front door.  I climbed into the hole and then she covered it with a heavy
piece of wood to conceal it.  The hole was big enough for me to sit with
my knees held to my chest.  It was unbearably hot and I felt bugs crawling
all over me and tickling my skin and playing in my hair, but I kept still and
stayed hidden.   Tears and dirt dried on my cheeks.  My stomach
screamed in pain and my throat became raw.  I think I sat in that hole for
two days before my mother finally let me out.  She slid the heavy wood
board over to allow me to crawl out.  She never said a word.  I
remember vomiting as soon as I was able to stand on my feet.  I drank and
ate and then crawled into my bed where I lay sick for three days.  My
mother just kept wandering around the house, scratching at herself and
mumbling.  Hot showers became more frequent after that day.

    When
I turned sixteen, I remember my mother hitting me for the first time.  It
was after another visit from the skinny man in the suit.  Her eyes were
dark and she was screaming at me as if she had no idea who I was.  Her
words made no sense.  She came at me in a fit of rage and swung her fists
at my face.  I fell to the floor holding my head, trying to protect myself
as she continued to swing at me with her fists and kick at me with her feet.
 Eventually, she grew tired and collapsed next to me, repeating over and
over that she was so sorry.  I shuffled to my room, and curled up on my
bed and cried myself to sleep.  The next morning she put a lock on my
door.  She told me I needed an escape or I would end up crazy like her.
Every time she had an episode, I would lock myself in my room. Sometimes she
would pound on my door and scream until she exhausted herself and I would hold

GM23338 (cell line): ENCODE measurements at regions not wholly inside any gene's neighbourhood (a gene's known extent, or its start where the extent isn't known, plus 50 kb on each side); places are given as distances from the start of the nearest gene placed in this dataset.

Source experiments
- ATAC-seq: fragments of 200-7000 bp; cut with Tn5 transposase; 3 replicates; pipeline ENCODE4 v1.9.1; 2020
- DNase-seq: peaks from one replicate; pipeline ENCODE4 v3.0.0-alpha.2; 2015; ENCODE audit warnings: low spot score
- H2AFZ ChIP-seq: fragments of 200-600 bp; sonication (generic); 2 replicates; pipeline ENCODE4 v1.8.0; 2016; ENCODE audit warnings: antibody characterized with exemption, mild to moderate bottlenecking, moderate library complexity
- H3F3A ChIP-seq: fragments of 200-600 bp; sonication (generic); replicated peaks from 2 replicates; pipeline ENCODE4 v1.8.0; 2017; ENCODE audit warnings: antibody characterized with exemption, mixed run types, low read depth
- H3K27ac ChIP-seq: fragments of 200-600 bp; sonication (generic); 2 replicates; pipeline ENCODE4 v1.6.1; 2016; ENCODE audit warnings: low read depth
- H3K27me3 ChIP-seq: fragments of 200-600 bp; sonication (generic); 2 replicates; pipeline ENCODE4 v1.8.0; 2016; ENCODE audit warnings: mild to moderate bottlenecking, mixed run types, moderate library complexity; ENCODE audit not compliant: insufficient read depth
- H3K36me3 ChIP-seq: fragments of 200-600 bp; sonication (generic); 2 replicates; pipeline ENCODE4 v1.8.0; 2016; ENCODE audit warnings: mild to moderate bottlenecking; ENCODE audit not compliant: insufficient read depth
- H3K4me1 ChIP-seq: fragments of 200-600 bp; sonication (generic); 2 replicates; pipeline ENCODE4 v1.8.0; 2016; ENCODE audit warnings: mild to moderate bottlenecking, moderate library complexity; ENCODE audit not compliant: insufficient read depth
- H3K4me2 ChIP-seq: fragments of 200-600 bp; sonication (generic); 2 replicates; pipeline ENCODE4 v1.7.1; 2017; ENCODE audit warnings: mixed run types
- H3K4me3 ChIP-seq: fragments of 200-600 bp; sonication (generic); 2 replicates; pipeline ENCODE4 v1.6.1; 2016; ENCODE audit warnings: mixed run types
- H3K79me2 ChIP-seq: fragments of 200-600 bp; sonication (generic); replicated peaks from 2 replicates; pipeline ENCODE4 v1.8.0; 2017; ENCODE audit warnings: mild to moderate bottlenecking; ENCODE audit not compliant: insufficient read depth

my pillow over my ears to drown out the noise.

    The
day I turned eighteen, my mother gave me permission to leave the house.
 Kind of.  She warned me about the world outside of the fence, the
evil world filled with boys that would hurt me and girls that would laugh at
me.  She made me promise to stay within the fence and never let myself be
seen.  She’d say,
don’t get dirty Amy
and
the devil is watching
.

    For
the longest time, I accepted that our lifestyle was normal.  I knew my
mother was sick, but I also believed that she was protecting me from an evil
world, sheltering me within the walls of the fences to keep me safe from boys
like the skinny man in the suit.  I believed other people lived within
fences without cars, computers or phones and never left.  I didn’t know
any different.  I think it was when I started getting novels in the boxes
and reading about other’s lives that I realized I was different and just how
sick my mother might be.  The only books available to me were school
textbooks and the classic novels that are usually required reading in high school:
Romeo and Juliet, To Kill a Mockingbird, The Great Gatsby and The Catcher in
the Rye.  I must have read Romeo and Juliet about twenty times. It’s my